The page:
People like to make statements – environmentally friendly statements. For such statements, Intensive Green Walls are often utilized. Intensive Green Walls are systems where the roots of plants are in vegetation carrier that is mounted to a vertical surface. Because of gravity it takes some technical efforts to supply the plants with their essential needs like nutrients, water, air, and light.
Picture: Schöner Wohnen
All these systems have bits, parts and materials that are man made and that wouldn’t be required on a natural horizontal area (e.g. Green Roofs). These materials are often made with a high input of natural resources.
The amount of man-made materials and the time needed for the installation makes intensive Green Walls rather expensive. They might start at around $90.00 per square foot but can go up to $150.00 or even more per square foot. An extensive Green Wall (with climbers) is somewhere between $1.00 - $20.00 per square foot. Extensive Green Walls only need a portion of natural resources and patience (what most people don’t have).
More impressive are the operational costs of intensive Green Walls (“average fuel consumption”):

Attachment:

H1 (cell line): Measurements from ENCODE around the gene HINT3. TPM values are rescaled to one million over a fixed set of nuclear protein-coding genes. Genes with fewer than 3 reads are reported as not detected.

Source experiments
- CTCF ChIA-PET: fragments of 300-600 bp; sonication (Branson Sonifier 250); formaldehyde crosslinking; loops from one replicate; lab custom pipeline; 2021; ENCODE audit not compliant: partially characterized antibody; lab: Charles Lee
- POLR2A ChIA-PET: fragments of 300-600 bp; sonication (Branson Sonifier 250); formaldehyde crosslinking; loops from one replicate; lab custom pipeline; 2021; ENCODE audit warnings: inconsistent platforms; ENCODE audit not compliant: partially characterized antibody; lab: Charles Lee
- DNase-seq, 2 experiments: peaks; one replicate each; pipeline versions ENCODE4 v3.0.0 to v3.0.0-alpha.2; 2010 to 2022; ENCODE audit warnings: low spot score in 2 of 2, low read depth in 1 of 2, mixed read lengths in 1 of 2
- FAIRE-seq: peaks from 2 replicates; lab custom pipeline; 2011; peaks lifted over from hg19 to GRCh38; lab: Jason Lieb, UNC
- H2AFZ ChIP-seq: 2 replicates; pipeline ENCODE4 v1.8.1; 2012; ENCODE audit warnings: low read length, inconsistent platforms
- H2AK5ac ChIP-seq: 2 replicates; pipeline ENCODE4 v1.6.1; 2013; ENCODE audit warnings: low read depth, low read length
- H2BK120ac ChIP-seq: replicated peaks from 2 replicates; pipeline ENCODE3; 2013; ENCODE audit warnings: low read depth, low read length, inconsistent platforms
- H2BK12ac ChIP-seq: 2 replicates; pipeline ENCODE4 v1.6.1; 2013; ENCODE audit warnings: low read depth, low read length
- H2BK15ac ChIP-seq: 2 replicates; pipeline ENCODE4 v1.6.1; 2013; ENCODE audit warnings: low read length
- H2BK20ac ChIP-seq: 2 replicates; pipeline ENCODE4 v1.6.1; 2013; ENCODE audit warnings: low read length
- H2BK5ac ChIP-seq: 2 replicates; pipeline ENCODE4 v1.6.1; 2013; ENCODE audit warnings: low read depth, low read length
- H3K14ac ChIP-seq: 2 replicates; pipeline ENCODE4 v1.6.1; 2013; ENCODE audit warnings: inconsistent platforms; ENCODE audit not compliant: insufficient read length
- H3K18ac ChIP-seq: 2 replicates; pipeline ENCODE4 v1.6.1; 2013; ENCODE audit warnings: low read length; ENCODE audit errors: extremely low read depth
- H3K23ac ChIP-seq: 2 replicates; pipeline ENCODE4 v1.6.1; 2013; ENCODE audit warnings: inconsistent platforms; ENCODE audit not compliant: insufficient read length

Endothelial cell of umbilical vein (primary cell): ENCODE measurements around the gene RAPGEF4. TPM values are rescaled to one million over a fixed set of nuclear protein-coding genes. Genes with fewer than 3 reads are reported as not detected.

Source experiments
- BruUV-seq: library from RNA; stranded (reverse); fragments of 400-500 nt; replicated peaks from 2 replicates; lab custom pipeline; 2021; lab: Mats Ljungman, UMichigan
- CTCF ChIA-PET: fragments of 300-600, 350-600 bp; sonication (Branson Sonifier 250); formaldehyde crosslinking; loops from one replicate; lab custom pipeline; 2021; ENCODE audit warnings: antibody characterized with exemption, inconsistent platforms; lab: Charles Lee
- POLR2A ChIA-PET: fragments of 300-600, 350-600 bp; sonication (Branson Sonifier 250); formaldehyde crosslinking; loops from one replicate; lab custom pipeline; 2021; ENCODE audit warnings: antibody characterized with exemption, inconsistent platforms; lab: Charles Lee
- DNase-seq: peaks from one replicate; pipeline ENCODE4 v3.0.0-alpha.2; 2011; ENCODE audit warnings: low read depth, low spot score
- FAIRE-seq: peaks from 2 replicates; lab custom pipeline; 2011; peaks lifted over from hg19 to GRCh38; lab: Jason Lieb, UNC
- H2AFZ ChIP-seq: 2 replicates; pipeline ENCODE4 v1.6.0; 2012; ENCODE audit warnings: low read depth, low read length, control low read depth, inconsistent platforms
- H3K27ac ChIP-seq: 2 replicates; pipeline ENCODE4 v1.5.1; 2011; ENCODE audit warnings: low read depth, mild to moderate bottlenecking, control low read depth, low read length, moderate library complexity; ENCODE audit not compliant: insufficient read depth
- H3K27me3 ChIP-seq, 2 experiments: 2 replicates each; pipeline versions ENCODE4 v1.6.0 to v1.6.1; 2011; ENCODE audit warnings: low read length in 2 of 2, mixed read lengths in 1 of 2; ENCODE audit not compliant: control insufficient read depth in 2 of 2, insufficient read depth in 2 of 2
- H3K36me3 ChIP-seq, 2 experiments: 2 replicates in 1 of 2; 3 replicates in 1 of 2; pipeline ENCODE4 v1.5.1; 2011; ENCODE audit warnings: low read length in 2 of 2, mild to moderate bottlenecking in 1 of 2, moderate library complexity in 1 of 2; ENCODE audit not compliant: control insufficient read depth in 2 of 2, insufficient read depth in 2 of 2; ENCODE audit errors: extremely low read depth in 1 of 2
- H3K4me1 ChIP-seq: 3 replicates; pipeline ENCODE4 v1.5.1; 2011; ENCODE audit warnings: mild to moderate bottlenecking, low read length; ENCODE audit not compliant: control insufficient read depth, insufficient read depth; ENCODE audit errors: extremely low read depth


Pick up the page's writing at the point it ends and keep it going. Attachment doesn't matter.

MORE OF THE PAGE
Water: Daily consumption between 1- 1.5 gal of water per 10sf and per day. Pump: 1 kWh/day/10sf
Nutrients: Specially manufactured liquid nutrients per fertigation system $0.05-$0.10 per 10sf/day plus 200Wh/day
Light (if indoors without outside light): Approximately 2 kWh per day and 10 square foot – assuming light duration 14 hours a day.Plants: Indoor greenery typically doesn’t have native plants (where are all these native plants advocates?) and require subtropical conditions that require certain room temperatures (energy) and can cause corrosion with HVAC systems and ducts, besides spores and mildew.
Maintenance: 1 man hour per two weeks per 10 square feet.
I understand that every intensive Green Wall supplier has great arguments and technology to lower operational costs (likely increases the setup costs and failure). Whether by using rain water, grey water or Solar/Wind energy, or even an industrial byproduct for fertilizers, everything is related to the use of natural resources that could be – potentially – used for other and more important purposes than just making a statement or showing (fake?) environmental cautiousness. Intensive Green Walls are a piece of art. Being an artist and working with living plants is not automatically being environmentally friendly nor it means being an environmentalist.
Even so intensive Green Walls likely create environmental awareness to a broad audience; it is still on the back of using natural resources - ineffectively. So you have to decide for you own and keep in mind that replacing an intensive Green Wall (because of operational costs) likely helps to fill landfills.
For me (in my opinion). Intensive Green Walls are a wrong signal because it could be done much more efficient and with the patience of a true gardener who is in harmony with nature.